Understanding Recent Changes to the Driver CPC Qualification in the UK
The Driver Certificate of Professional Competence (DCPC, or simply Driver CPC) is a crucial qualification for professional drivers in the UK, ensuring they possess the necessary skills and knowledge to guarantee road safety and efficiency.
Recent updates to the Driver CPC have been announced, sparking discussions within the industry. In this article, we will delve into the key changes and explore the possible challenges for drivers.
The background to the DCPC
The DCPC was introduced in 2007 through EU legislation, to enhance the skills and knowledge of professional drivers. It consists of two parts: the initial qualification, obtained by passing a series of tests, and periodic training to ensure drivers stay informed about the latest regulations and safety practices. DCPC is renewed via the completion of periodic training every 5 years, consisting of 35 hours of training required before commercial driving is permitted.
What is the rationale behind the changes to the DCPC?
Amendments to the DCPC have been long asked for within the transport, as revealed by a government survey where 72% of respondents expressed discontent with the existing training. In fact, almost half of this number expressed a desire for the DCPC to be scrapped altogether.
These numbers further illustrated the overall feeling within the industry that changes need to be made.
Back in 2021, the UK Government began discussions about reform for the training of HGV drivers, as there was an ‘acute driver shortage’, possibly resulting in apprehension and indifferent views on the length and nature of the DCPC course as it was at the time.
In conjunction with this, a report produced at the same time by the RHA and Driver Require highlighted a lack of diversity within the HGV driver workforce. Only 1% of truck drivers in the UK were female, and under 20% of HGV drivers were under the age of 36. These numbers not only show a lack of representation and diversity but also highlight the worrying issue regarding the attraction of lorry-driving careers for the younger generation.
With all this in mind, changes have been brought forward and presented for the CPC courses, with the hope that amendments will make driving more attractive, as well as more accommodating for all. While specific details are pending further consultation, expectations are set for changes to commence around mid-2024 or 2025.
Anticipated changes coming up for the DCPC
Below we will look at some of the main changes being discussed at this point.
The introduction of two qualification classes
The proposed introduction of two qualification classes, National CPC (N-DCPC) for UK-only driving and International CPC (I-DCPC) for cross-border driving, aims to streamline training priorities and provide clarity for drivers travelling abroad.
The removal of blocked courses and minimum course durations
To enhance flexibility, the government suggests reducing the minimum training course duration from 7 to 3.5 hours. This change, coupled with the elimination of the requirement for courses to be completed over two consecutive days, offers trainers and trainees more adaptability.
While the 35-hour periodic training remains mandatory, the proposed changes aim to alleviate pressure on both trainers and trainees.
Easier return for previous DCPC holders
Addressing driver shortages, a proposed initial 7-hour refresher course, followed by the standard 28 hours for the full DCPC offers a streamlined path for returning drivers whose license has expired. This gives returning drivers the ability to drive for their haulage business, following the 7 hours refresher, and whilst undertaking the remaining 28 hours within 12 months for their full licence.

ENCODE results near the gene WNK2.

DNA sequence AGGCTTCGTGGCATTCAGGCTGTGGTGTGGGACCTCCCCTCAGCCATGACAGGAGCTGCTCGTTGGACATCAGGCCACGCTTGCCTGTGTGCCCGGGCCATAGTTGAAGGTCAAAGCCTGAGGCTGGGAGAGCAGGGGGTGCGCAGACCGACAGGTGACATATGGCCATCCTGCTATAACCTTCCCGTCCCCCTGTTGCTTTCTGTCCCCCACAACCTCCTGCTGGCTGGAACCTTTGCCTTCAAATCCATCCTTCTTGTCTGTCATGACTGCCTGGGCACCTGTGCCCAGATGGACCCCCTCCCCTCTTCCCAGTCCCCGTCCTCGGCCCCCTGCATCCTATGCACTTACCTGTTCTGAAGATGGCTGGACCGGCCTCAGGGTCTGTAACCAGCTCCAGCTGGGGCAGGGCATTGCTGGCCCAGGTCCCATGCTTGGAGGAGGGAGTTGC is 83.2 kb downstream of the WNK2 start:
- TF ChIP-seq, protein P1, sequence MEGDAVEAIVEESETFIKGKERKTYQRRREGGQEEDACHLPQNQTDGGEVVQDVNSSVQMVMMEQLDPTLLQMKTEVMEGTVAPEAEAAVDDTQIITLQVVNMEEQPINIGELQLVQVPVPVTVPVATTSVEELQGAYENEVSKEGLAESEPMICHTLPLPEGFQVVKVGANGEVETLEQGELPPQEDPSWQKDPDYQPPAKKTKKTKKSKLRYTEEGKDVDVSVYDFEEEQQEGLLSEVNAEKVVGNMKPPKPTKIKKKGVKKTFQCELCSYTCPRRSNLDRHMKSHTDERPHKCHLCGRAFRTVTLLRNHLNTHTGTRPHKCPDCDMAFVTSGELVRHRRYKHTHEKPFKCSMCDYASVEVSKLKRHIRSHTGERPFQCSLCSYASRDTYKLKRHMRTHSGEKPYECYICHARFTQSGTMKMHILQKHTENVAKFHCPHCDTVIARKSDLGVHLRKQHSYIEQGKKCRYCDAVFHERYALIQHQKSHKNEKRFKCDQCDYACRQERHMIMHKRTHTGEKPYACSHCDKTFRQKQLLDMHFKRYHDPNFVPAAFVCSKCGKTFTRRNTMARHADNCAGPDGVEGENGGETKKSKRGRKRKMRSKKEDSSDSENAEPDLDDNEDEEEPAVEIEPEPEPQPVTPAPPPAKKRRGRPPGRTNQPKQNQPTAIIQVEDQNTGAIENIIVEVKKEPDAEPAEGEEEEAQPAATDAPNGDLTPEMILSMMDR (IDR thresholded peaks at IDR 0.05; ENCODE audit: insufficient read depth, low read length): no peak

This approach, expected in 2024, aims to expedite the return of experienced drivers to address current gaps in the industry and ease concerns regarding recruitment.
Changes to e-learning to allow for more flexible course completion
The introduction of more flexible completion for e-learning components allows trainees to complete online courses at a different time, separate from the trainer-led sessions. While a specific time limit is yet to be defined, this change acknowledges the need for adaptability within training schedules.
Potential amendments to the DQCs
Although this is still under review, there has been a desire from many to digitise the Driver Qualification Cards (DQCs). Currently tangible cards, the proposal is to digitise these cards to decrease the chances of fraud but also to increase convenience for the driver, and safeguard their licence.
Industry response to these changes
Chris Yarsley, Senior Policy Manager, Road Freight Regulation at Logistics UK, speaks positively of these new regulatory changes, suggesting that these policy amendments help to give the strained, yet unequivocally vital industry some much-needed flexibility.
“Road safety is the bedrock on which professional drivers operate and the Driver CPC regime is at the heart of this commitment”, he continues, “the increased flexibility that the new legislation will permit will enable logistics businesses to keep goods moving through the supply chain while ensuring that their drivers remain up to date on key professional driving legislation.”
As the transport industry anticipates final decisions on DCPC changes, drivers need to stay informed and actively participate in the consultation process. The ongoing commitment to adapt the qualification underscores its relevance and responsiveness to the evolving dynamics of the transport sector, ultimately contributing to enhanced road safety.
A full list of these proposed changes can be found on the DfT’s website here (subject to change).